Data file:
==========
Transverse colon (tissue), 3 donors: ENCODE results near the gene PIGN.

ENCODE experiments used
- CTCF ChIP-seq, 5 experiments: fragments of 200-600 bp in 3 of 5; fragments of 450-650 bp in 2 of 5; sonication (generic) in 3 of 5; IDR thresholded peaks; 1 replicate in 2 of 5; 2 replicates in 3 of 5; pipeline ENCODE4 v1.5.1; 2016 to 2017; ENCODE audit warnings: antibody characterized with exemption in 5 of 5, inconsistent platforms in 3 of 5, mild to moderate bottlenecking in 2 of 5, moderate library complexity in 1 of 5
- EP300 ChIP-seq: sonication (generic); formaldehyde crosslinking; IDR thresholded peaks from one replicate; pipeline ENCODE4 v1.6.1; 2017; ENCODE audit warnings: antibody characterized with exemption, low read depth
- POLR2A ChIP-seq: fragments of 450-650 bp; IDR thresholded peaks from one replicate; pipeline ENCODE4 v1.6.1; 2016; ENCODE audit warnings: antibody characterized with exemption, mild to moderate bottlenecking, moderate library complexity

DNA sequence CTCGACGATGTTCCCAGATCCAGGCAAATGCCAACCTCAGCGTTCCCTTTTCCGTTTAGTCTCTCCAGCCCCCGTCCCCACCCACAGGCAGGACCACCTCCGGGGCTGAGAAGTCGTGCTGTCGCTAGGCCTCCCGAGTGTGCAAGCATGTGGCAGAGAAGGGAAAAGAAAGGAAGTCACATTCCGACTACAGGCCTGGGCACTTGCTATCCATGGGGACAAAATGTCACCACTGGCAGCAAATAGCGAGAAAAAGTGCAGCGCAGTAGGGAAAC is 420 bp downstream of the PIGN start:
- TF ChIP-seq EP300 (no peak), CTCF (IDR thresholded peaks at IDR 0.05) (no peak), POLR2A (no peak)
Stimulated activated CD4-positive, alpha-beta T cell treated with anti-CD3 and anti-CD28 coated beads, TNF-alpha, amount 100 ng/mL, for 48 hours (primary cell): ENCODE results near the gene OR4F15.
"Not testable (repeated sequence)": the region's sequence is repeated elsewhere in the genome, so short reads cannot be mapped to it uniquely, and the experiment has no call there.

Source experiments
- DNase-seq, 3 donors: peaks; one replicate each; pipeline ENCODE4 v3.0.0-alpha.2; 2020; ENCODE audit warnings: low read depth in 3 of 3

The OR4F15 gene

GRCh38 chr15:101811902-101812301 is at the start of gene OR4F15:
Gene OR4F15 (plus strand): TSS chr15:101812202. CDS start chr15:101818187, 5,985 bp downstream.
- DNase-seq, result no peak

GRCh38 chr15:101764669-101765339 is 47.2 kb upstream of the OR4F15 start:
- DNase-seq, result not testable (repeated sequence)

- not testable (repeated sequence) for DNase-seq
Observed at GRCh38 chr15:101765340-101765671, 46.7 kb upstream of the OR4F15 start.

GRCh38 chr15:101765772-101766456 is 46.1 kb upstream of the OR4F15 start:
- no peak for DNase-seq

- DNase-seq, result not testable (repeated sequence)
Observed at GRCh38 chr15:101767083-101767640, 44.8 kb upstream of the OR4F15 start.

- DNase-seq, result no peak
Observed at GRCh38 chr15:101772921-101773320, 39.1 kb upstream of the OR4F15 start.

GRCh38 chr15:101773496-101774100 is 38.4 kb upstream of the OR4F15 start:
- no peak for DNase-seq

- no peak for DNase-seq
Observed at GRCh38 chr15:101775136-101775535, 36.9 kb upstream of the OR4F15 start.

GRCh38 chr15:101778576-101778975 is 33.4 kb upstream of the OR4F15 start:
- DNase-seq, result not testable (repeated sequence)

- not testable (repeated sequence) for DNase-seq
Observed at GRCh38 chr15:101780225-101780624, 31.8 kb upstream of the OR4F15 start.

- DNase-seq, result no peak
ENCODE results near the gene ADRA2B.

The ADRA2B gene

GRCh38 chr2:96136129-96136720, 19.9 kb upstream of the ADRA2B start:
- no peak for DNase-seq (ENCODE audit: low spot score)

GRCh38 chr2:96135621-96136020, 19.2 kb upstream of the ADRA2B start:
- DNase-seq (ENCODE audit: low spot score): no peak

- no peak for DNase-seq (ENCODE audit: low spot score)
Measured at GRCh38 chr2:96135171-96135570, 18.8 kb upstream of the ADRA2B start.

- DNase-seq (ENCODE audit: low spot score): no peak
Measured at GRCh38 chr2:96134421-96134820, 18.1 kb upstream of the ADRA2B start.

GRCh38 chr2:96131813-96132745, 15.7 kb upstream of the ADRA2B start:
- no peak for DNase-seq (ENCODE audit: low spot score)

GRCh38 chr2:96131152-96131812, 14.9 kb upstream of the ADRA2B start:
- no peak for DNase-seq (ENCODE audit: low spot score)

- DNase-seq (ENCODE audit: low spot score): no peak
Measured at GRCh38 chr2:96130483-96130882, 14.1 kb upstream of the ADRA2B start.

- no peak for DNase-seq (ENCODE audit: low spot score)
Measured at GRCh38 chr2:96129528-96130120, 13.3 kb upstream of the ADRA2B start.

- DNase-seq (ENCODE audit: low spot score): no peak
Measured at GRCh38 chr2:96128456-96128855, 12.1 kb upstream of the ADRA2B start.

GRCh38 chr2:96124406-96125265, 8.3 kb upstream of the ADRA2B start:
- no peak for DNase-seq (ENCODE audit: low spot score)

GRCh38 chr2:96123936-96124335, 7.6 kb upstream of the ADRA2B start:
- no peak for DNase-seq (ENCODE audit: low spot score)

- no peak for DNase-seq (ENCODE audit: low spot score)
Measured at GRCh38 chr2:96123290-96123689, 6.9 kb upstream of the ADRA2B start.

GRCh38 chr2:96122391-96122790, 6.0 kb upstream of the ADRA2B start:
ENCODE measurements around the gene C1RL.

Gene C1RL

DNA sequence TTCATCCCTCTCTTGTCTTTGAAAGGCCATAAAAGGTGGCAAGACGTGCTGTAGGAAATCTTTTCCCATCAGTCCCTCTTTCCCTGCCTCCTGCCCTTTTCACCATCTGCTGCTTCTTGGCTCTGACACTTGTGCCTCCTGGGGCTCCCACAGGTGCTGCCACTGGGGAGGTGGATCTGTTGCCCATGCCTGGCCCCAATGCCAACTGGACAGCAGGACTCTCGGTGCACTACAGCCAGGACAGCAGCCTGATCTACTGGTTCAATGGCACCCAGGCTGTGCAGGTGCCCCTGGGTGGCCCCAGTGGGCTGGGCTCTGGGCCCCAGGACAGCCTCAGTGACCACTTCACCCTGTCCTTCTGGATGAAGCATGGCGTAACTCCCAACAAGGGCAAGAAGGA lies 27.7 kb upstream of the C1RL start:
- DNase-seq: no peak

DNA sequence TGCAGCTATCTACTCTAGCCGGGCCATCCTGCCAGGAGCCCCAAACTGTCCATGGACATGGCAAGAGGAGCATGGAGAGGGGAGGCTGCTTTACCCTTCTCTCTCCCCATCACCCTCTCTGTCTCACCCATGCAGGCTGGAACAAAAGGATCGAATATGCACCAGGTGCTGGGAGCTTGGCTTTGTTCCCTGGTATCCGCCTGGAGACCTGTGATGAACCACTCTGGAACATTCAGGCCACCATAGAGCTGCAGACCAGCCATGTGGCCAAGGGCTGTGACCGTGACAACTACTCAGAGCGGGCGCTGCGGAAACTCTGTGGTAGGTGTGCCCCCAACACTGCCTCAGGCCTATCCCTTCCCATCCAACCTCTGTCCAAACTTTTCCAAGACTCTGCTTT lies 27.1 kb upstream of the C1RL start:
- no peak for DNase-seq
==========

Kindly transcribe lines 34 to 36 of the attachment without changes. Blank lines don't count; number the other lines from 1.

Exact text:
- DNase-seq, result no peak
ENCODE results near the gene ADRA2B.

The ADRA2B gene